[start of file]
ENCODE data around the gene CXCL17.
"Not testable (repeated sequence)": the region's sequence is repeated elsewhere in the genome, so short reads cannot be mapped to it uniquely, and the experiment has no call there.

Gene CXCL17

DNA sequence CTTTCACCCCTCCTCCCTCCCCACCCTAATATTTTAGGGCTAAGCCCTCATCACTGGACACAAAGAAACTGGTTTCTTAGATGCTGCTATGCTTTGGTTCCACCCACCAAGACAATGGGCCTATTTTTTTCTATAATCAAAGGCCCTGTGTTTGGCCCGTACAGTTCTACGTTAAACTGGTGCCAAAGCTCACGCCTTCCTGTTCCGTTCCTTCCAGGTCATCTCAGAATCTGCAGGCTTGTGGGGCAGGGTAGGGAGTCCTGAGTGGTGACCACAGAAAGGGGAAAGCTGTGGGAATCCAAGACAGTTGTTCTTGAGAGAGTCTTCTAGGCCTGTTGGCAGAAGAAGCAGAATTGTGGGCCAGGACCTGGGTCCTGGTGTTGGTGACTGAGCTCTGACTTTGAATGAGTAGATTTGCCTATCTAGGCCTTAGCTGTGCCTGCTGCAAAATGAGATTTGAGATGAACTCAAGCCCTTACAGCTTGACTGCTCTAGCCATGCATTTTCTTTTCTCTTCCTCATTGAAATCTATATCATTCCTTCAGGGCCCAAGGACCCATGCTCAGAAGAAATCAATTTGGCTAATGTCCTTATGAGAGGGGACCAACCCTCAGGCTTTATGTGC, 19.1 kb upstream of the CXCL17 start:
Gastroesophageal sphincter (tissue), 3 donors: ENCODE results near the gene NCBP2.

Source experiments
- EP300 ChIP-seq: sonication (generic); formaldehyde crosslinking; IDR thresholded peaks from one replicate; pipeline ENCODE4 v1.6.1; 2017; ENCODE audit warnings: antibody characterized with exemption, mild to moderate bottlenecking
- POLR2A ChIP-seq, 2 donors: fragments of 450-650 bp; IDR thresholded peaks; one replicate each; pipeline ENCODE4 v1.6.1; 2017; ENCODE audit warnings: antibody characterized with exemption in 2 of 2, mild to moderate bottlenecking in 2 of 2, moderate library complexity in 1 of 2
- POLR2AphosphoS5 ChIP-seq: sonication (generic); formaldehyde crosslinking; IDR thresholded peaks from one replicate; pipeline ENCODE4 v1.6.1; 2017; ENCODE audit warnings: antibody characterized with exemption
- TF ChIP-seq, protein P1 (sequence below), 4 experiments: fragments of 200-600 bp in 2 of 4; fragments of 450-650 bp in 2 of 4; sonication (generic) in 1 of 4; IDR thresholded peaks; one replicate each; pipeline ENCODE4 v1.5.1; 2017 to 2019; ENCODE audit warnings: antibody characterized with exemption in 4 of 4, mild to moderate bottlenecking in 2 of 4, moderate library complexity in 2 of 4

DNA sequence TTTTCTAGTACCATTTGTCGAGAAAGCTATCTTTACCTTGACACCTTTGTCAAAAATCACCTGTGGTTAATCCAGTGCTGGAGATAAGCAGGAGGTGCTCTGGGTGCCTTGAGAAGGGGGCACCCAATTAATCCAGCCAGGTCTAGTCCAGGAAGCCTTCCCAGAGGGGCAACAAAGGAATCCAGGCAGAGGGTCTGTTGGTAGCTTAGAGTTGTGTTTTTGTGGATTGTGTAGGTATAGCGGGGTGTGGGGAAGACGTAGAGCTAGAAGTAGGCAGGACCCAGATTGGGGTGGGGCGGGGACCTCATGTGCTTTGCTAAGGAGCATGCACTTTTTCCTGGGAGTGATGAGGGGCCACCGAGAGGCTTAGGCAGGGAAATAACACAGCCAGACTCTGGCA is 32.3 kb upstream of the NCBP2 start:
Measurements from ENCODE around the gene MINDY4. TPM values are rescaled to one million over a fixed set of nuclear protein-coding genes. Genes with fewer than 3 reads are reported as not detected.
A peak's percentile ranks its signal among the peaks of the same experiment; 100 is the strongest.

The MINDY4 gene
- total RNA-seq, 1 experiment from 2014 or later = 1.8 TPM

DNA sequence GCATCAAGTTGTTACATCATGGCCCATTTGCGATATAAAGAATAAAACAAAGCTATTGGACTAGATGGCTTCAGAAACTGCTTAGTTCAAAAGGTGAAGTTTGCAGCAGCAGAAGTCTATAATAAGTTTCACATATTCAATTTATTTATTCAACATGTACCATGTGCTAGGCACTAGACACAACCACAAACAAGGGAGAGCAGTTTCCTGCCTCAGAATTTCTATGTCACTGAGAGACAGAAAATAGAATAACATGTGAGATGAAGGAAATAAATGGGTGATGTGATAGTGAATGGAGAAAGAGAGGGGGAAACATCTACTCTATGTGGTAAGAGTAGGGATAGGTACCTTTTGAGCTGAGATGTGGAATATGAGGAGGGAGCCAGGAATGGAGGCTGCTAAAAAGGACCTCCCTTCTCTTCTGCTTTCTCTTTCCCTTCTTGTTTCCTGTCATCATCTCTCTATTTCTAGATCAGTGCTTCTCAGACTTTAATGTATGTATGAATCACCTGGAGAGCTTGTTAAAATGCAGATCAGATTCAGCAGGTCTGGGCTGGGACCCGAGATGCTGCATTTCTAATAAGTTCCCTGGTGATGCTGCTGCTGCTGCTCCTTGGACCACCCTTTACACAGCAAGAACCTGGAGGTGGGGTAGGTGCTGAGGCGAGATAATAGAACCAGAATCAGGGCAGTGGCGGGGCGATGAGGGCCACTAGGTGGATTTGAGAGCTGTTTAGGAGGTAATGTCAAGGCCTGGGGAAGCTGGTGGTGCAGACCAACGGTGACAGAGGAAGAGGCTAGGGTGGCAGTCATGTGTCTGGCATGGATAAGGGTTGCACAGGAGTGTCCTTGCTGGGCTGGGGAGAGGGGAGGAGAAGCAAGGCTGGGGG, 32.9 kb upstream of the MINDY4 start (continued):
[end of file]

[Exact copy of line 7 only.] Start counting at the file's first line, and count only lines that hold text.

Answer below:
- EP300 ChIP-seq: sonication (generic); formaldehyde crosslinking; IDR thresholded peaks from one replicate; pipeline ENCODE4 v1.6.1; 2017; ENCODE audit warnings: antibody characterized with exemption, mild to moderate bottlenecking